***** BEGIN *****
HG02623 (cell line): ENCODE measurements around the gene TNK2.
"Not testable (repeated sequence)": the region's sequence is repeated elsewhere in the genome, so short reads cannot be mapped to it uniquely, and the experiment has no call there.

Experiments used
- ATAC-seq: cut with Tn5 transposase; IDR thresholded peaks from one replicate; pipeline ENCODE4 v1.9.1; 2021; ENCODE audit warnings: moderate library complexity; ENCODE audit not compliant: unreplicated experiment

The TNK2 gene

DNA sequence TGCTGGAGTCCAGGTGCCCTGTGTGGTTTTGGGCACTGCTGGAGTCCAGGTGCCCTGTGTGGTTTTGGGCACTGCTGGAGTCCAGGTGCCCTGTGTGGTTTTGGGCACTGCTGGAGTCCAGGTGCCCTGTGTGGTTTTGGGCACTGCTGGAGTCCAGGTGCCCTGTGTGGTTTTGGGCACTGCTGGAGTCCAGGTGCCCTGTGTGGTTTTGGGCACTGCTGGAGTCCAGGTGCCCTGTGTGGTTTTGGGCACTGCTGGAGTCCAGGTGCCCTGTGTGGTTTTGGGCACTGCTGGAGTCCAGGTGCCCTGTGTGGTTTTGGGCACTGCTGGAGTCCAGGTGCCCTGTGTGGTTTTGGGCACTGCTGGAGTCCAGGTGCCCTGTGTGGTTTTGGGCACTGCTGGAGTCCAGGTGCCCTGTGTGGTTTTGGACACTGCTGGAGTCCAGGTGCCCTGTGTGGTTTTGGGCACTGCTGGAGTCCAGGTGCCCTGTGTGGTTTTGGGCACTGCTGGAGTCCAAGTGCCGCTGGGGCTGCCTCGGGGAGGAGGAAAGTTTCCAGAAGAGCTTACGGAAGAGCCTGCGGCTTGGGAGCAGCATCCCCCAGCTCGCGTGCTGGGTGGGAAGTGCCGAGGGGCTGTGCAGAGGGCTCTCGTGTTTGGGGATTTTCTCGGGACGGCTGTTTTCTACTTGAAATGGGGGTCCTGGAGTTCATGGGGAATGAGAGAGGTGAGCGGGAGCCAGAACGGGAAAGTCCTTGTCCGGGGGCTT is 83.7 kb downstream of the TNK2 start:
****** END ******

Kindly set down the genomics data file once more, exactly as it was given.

HG02623 (cell line): ENCODE measurements around the gene TNK2.
"Not testable (repeated sequence)": the region's sequence is repeated elsewhere in the genome, so short reads cannot be mapped to it uniquely, and the experiment has no call there.

Experiments used
- ATAC-seq: cut with Tn5 transposase; IDR thresholded peaks from one replicate; pipeline ENCODE4 v1.9.1; 2021; ENCODE audit warnings: moderate library complexity; ENCODE audit not compliant: unreplicated experiment

The TNK2 gene

DNA sequence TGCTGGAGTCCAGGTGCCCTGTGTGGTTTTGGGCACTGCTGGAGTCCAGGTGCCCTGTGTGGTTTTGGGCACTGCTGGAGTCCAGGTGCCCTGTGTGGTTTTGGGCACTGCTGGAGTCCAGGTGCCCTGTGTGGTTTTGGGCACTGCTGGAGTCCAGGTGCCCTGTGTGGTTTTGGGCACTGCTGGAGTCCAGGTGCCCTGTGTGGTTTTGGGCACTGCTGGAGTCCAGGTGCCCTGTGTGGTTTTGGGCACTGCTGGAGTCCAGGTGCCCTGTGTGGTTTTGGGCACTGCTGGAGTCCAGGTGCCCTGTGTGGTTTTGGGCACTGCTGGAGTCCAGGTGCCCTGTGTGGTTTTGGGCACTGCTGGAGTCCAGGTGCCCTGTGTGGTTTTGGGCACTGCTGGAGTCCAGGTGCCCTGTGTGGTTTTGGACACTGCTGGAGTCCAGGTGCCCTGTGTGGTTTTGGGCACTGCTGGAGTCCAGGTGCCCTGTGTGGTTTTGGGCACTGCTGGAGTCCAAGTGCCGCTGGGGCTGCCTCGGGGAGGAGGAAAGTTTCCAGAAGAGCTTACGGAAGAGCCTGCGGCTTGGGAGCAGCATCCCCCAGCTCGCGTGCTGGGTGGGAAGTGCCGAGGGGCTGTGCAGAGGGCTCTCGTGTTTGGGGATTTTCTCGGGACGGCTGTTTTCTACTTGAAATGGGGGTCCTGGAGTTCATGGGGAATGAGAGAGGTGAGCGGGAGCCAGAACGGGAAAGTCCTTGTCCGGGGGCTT is 83.7 kb downstream of the TNK2 start: